Our colleague, Ethan Rarick, the director of the Center for Politics and Public Service at the Institute of Governmental Studies at UC Berkeley, sends us information on IGS’s publication of this new book on Prop 13. Ever timely, revisiting Prop 13 is especially critical now with rumbles of a constitutional convention and new tax policies reverberating through the state. The book contains articles from several friends of the California Studies Association.
In addition to the book, take a look at IGS’s recent conference on Prop 13: the conference is available on several video sites linked from this site where you can also view slide presentations. IGS has other publications here.
Jack Citrin and Isaac William Martin, editors
In 1978 California voters shocked the political world by approving Proposition 13, a strict limit on local property tax rates. No state had ever approved such a far-reaching constitutional limitation of the power to tax. And Californians did not just approve it; they embraced it, rejecting dire warnings of doomsday from the state’s political, business, and academic leaders. Voter turnout was the highest recorded for any off-year election in the history of California and the tax cut won in a landslide, with 65 percent of the vote. Thirty years later, Proposition 13 remains firmly entrenched in California’s constitution, but what has it meant for politics and public policy in the state?
On June 6, 2008, the thirtieth anniversary of the adoption of Proposition 13, a group of scholars, journalists and policy experts gathered to assess the legacy of this groundbreaking measure. Their mandate was a simple one: assess what we have learned about the political, economic, and fiscal consequences of Proposition 13 over the last 30 years.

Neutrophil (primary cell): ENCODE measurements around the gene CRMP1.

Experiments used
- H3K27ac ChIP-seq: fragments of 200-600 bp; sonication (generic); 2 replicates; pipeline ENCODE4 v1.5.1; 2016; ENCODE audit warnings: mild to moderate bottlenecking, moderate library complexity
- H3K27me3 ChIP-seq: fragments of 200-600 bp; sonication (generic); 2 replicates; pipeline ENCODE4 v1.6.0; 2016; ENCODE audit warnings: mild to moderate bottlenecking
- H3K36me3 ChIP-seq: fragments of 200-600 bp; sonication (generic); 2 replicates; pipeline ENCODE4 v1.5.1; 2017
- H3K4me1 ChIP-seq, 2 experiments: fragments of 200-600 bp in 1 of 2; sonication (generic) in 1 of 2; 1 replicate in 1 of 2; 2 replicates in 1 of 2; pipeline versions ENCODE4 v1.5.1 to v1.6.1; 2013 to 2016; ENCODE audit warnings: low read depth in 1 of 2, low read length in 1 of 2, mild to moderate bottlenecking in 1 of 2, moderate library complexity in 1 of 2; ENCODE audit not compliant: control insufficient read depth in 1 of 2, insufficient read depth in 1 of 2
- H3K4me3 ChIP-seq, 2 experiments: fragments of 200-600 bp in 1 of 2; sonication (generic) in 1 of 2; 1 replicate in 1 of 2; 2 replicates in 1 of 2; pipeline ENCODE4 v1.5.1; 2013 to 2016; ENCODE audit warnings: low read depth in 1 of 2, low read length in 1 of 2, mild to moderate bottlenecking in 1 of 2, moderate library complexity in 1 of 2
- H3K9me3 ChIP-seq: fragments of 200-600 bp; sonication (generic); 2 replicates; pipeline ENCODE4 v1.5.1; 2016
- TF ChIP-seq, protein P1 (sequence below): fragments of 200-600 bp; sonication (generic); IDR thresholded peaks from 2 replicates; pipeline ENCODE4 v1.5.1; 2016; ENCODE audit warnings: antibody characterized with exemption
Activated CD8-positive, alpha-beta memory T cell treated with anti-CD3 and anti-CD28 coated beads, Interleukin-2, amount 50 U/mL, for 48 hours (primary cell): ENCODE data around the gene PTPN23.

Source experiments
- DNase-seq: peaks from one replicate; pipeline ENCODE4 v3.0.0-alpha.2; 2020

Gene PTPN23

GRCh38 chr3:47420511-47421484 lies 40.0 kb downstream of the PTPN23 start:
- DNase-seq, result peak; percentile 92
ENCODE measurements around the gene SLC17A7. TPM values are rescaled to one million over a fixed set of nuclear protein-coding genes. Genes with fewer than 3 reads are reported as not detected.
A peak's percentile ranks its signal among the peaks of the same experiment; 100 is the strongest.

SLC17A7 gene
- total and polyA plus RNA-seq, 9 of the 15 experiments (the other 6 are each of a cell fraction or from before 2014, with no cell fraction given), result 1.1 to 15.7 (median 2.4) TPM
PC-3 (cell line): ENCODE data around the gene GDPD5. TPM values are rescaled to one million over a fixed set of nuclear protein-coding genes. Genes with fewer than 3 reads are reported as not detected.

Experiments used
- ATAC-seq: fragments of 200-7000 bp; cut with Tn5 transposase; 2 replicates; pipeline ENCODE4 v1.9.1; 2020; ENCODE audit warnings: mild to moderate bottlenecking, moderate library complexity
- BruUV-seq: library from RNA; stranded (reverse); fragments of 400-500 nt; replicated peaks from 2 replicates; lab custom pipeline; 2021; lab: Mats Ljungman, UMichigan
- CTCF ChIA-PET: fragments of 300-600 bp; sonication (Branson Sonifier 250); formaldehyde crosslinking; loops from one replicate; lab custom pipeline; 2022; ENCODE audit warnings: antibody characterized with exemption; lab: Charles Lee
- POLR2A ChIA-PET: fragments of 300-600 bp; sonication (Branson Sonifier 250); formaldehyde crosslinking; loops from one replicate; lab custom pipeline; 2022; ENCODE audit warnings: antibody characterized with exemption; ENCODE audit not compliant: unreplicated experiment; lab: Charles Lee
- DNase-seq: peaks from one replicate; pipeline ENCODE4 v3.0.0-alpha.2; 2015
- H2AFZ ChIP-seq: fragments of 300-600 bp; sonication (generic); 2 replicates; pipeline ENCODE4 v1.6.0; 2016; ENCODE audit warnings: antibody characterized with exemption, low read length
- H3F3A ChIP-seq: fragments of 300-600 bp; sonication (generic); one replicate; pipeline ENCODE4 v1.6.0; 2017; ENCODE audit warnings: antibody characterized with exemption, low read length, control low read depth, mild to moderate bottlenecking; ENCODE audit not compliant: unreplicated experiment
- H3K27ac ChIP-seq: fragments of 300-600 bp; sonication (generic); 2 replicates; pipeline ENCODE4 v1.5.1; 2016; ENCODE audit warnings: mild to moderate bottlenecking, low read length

After the Tax Revolt: California’s Proposition 13 Turns 30 is a result of that conference, and an attempt to summarize the state of our knowledge about the consequences of this critical event in the history of California and the United States. This collection of essays constitutes a cutting-edge and timely review of one of the most important reforms in California history, and will be crucial for anyone trying to gain a full understanding of politics and policy in the Golden State.
Order at igs.berkeley.edu/publications or by calling 510-642-1428
Mark DiCamillo, Field Poll
David Doerr, California Taxpayers Association
William Fischel, Dartmouth
Joel Fox, Fox and Hounds Daily
John Fund, Wall Street Journal
David Gamage, UC-Berkeley
Jean Ross, California Budget Project
Terri Sexton, California State University, Sacramento
Steven Sheffrin, UC-Davis
Kirk Stark, UCLA
About the Editors:
Jack Citrin is Heller Professor of Political Science and the director of the Institute of Governmental Studies at the University of California, Berkeley.
Isaac Martin is an assistant professor of sociology at the University of California, San Diego.
-- Ethan Rarick Director Robert T. Matsui Center for Politics and Public Service Institute of Governmental Studies University of California, Berkeley 111 Moses MC 2370 Berkeley, CA 94720 510-642-5158 email@example.com